One in four (24.5%) of LGBT Americans say they are gay, 11.7 percent lesbian, and 11.3% transgender. 3.3 percent “volunteer another non-heterosexual preference or term to describe their sexual orientation, such as queer or same-gender-loving.”

There is also a political component to the study.

13 percent of liberals, but just 2.3 percent of conservatives say they are LGBT. In stricter party terms, “8.8% of Democrats, 6.5% of independents and 1.7% of Republicans identifying as LGBT.”

In related news, U.S. Senator Susan Collins, a Republican of Maine who just last June was the only GOP co-sponsor of the LGBTQ Equality Act, has refused to demonstrate similar leadership this year, when she could cast the deciding vote. President Joe Biden has committed to signing the legislation into law.

 

Image via Shutterstock

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Watch: Biden and Harris Families Hold Nationwide Moment of Silence to Honor 500,000 Americans Who Have Died of COVID

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President Joe Biden, First Lady Jill Biden, Vice President Kamala Harris, and Second Gentleman Douglas Emhoff on Monday evening at sunset held a moment of silence at a candle-lighting ceremony to honor the 500,000 Americans who have now died from the coronavirus.

The stairs at the South Portico of the White House were filled with candles in memory of those who have died.

Minutes earlier President Biden delivered a short speech meant to comfort those grieving the loss of a loved one to COVID-19.

“We often hear people described as ordinary Americans. There’s no such thing. There’s nothing ordinary about them. The people we lost were extraordinary,” President Biden said.

Biden mourned the lives lost, acknowledging that so many of the “took their final breath alone.”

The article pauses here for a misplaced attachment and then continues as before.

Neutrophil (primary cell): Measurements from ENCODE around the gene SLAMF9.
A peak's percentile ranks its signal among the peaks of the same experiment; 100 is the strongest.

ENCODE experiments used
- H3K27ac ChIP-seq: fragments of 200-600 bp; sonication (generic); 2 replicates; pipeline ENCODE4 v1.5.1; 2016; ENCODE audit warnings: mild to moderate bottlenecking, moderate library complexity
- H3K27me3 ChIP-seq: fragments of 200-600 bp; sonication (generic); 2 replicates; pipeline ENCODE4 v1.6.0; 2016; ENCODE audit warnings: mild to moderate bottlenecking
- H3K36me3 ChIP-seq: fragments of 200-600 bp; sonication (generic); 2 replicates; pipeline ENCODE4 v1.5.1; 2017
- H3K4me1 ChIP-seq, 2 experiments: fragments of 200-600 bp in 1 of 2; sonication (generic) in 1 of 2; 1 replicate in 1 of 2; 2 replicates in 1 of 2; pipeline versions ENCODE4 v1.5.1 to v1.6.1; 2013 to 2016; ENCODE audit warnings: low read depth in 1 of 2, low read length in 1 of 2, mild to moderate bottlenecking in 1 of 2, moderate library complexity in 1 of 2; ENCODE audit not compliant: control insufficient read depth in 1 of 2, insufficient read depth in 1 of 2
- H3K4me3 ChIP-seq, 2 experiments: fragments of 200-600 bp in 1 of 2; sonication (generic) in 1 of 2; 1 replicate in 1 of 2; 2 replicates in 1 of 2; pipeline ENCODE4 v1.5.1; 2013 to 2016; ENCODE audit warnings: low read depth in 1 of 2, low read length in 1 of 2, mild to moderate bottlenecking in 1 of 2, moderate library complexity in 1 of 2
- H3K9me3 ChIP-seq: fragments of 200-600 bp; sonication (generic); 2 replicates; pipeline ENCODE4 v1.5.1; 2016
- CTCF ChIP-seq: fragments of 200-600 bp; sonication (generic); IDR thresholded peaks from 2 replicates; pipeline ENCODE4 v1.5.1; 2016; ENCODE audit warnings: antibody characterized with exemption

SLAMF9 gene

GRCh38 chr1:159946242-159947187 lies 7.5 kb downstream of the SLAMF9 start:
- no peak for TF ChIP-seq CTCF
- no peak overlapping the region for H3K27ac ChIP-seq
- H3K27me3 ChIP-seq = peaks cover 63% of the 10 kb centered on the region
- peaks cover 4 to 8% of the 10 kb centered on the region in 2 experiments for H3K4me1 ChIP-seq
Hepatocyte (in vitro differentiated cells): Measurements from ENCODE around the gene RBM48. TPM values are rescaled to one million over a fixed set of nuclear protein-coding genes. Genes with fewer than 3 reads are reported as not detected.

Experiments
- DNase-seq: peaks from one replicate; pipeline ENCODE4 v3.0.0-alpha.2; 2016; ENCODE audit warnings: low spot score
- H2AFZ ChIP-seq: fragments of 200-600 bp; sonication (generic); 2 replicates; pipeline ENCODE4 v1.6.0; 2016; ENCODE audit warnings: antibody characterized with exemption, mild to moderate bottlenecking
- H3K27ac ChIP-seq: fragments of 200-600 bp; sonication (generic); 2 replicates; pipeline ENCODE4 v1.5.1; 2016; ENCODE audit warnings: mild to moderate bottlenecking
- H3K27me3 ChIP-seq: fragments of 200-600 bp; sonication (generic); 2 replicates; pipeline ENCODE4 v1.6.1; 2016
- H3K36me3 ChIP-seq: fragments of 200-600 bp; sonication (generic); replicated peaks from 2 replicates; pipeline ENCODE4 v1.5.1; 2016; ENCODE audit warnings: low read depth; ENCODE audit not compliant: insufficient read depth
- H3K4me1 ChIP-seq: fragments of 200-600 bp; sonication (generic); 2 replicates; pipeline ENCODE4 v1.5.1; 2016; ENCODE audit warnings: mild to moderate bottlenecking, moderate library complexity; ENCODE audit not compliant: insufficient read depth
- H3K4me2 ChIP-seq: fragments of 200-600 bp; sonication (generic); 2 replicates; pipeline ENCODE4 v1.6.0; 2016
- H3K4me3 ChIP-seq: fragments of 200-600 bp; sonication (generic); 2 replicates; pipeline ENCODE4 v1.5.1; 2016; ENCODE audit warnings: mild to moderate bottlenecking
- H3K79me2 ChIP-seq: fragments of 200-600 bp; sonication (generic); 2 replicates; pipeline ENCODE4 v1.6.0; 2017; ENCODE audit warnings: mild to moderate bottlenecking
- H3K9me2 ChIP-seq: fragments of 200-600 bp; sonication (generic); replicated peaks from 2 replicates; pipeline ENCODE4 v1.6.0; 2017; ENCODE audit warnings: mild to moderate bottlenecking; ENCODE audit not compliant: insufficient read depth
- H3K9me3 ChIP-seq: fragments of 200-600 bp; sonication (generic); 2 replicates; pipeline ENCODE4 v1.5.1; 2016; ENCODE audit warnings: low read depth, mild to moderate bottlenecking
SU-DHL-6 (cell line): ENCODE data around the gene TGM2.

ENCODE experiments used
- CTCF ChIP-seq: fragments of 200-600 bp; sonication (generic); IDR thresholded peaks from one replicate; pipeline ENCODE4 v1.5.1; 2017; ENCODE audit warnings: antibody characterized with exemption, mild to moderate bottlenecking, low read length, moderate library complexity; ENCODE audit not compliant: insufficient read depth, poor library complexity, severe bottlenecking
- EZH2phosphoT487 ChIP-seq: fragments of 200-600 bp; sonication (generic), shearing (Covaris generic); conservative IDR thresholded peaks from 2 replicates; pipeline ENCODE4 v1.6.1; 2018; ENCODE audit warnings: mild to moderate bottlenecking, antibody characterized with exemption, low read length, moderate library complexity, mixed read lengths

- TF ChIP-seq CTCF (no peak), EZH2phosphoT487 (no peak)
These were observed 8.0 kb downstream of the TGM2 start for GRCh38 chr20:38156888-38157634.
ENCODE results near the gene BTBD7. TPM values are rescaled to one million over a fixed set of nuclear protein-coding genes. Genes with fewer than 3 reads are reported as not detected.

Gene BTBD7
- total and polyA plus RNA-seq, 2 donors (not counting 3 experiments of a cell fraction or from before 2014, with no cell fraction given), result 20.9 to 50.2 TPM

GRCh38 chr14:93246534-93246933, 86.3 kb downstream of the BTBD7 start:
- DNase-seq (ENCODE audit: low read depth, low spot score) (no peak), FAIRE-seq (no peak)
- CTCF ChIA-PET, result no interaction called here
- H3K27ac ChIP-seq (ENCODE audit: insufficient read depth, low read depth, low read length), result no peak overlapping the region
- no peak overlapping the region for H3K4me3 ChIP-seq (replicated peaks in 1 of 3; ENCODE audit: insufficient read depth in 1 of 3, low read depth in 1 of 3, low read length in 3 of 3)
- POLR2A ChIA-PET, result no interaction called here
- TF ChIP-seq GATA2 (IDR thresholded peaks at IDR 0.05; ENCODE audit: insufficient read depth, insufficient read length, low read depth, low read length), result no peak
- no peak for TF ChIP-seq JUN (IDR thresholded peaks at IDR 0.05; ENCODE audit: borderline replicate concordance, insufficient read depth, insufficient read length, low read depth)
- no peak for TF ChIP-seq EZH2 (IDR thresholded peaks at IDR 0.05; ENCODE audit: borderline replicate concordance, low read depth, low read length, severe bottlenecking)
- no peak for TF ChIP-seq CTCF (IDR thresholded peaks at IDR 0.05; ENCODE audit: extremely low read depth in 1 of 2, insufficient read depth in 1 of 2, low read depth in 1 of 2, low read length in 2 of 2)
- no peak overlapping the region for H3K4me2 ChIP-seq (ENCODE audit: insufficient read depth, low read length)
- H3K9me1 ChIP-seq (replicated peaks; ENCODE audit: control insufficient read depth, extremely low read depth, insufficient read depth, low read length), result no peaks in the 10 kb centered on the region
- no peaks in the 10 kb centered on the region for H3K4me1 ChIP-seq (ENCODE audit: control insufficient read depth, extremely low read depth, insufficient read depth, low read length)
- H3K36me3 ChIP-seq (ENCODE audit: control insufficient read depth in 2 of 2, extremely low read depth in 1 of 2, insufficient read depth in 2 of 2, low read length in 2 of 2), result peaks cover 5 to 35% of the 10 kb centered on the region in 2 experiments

“I know it’s hard, I remember. That’s how you heal, you have to remember.”

He also said they are never “truly gone” because they “have become part of your heart.”

“We have to fight this together, as one people, as the united states of America,” he said, stressing “united.”

“This nation will know joy again,” he said. “We will get through this, I promise you.”

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Watch: Merrick Garland Tears and Chokes Up When Asked to Describe His Personal Experience Confronting Hate

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Judge Merrick Garland, President Joe Biden’s nominee to be Attorney General, was visibly shaken when Senator Cory Booker (D-NJ) asked him to discuss his personal experiences “confronting” hate.

“I come from a family,” Judge Garland began. “My grandparents fled anti-Semitism and persecution,” he said, choking up. “The country took us in and protected us.

“And I feel an obligation to the country to pay back,” he said, starting, it appeared, to cry. “This is the highest best, use of my own set of skills to pay back. And so I want very much to be the kind of attorney, Attorney General that you’re saying I could become. I’ll do my best to try to be that kind of Attorney General.”